Christie's handling of Hurricane Sandy earned him bipartisan praise and record-high popularity, but now almost eight months out since the superstorm struck New Jersey's coast, Christie's response is taking shape on political sides.
New Jersey Gov. Chris Christie was soaking up the revelry around the Jersey Shore’s post-Hurricane Sandy reopening this Memorial Day, ceremoniously cutting a monstrous ribbon and leading President Obama and packs of cameras around the boardwalk.
Christie’s handling of the superstorm earned him bipartisan praise and record-high popularity, but now almost eight months out since Sandy struck New Jersey’s coast, Christie’s response to the storm is taking shape on political sides.
NBC’s Matt Lauer recently asked Christie about the relationship between the storm and climate change, and the governor responded, “I haven’t been shown any definitive proof yet that that’s what caused it. And this is just, listen, this is a distraction. I’ve got a place to rebuild here and people want to talk to me about esoteric theories.”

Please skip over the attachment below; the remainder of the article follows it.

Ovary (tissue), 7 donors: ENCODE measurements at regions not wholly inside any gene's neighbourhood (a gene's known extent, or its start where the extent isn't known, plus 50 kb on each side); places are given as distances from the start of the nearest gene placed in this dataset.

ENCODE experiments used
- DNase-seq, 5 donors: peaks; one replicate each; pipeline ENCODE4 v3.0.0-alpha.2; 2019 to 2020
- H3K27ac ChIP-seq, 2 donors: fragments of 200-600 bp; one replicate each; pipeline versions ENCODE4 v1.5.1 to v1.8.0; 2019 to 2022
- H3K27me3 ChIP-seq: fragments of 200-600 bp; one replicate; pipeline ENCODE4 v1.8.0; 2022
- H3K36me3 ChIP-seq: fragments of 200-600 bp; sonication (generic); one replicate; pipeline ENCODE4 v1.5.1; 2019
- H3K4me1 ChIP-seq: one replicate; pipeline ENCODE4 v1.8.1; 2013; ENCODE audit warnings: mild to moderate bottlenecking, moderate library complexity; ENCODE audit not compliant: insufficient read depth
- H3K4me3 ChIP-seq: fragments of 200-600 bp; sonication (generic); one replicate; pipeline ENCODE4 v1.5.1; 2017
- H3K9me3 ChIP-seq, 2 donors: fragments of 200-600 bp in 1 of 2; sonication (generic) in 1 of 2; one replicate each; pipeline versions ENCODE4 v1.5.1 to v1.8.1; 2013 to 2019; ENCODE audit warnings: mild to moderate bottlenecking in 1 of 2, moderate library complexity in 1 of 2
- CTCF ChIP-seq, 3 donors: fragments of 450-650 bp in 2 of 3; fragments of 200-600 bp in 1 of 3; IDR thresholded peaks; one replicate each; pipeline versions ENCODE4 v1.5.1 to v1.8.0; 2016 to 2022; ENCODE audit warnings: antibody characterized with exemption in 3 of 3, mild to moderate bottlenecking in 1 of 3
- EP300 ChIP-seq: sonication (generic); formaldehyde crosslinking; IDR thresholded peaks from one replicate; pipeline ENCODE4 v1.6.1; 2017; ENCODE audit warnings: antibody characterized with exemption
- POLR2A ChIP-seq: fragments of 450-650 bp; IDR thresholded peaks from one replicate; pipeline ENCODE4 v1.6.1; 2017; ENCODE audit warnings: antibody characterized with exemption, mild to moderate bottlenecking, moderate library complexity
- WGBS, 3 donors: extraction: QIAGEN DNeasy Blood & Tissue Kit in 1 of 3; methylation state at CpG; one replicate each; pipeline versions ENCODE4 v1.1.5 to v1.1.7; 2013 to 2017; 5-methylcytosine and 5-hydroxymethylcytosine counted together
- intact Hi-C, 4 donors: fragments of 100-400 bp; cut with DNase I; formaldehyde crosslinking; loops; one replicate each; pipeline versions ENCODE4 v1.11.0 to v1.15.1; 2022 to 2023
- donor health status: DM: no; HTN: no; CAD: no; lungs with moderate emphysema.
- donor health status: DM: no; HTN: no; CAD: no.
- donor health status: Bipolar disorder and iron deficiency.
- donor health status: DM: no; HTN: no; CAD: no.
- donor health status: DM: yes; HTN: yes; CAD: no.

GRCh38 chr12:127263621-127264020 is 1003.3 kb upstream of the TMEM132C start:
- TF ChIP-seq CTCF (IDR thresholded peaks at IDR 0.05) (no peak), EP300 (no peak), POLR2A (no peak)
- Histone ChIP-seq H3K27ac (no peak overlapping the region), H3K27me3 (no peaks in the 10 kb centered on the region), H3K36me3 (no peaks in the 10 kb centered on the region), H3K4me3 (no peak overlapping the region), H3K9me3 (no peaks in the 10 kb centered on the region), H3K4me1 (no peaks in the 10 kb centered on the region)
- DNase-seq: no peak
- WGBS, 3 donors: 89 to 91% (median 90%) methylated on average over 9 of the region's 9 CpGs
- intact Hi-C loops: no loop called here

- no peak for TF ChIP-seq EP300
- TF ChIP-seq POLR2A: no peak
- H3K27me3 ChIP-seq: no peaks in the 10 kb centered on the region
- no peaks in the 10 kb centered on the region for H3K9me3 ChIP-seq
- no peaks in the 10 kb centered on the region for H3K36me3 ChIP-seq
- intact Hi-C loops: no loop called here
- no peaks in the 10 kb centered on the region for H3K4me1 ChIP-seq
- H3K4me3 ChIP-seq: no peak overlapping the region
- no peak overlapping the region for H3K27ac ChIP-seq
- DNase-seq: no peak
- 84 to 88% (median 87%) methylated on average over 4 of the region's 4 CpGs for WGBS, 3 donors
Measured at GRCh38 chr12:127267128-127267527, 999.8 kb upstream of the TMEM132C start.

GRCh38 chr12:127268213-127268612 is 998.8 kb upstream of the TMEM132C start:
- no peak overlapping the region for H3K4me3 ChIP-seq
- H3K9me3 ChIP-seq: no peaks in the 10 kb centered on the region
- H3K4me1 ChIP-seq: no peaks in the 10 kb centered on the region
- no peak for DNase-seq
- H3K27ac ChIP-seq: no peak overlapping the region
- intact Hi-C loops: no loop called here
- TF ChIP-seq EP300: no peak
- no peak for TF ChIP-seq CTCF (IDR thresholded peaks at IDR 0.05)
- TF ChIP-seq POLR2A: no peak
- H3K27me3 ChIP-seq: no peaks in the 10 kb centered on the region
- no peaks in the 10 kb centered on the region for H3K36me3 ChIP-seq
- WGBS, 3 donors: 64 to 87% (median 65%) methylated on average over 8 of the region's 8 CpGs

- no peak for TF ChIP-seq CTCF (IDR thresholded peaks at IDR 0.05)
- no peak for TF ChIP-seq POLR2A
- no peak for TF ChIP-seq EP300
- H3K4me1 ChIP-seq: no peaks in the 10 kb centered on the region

Christie saw a major boost in approval ratings after Sandy. His numbers in New Jersey jumped from 56% in October to 74% in February. It now stands at 69%, still a high number for a Republican governor — and the Republican National Convention’s keynote speaker — in a state that President Obama won by more than 17 points in 2012. Part of Christie’s boost can be attributed to when he famously surveyed the damage with President Obama after the storm, praised the president’s swift response, and even called a press conference in January for the sole purpose of blasting House Republicans who refused to vote for a Sandy relief bill.
On All In Tuesday night, MSNBC host Chris Hayes underscored these recent climate change comments as the moment where Christie takes a step back toward the Republican base and possible national aspirations.
“With his approval ratings high and his political strength in New Jersey shored up, his challenge right now is not governing, but beginning to remember how to tell the Republican base everything they want to hear,” said Hayes. “And it’s looking like climate denialism is going to be central to that strategy.”
Christie’s likely Democratic opponent will be State Senator Barbara Buono in November’s gubernatorial election.
Watch Hayes discuss Christie’s comments with Hurricane relief consultant and Greater New Orleans Fair Housing Action Center Director James Perry and The Nation’s Executive Editor Richard Kim in the player above.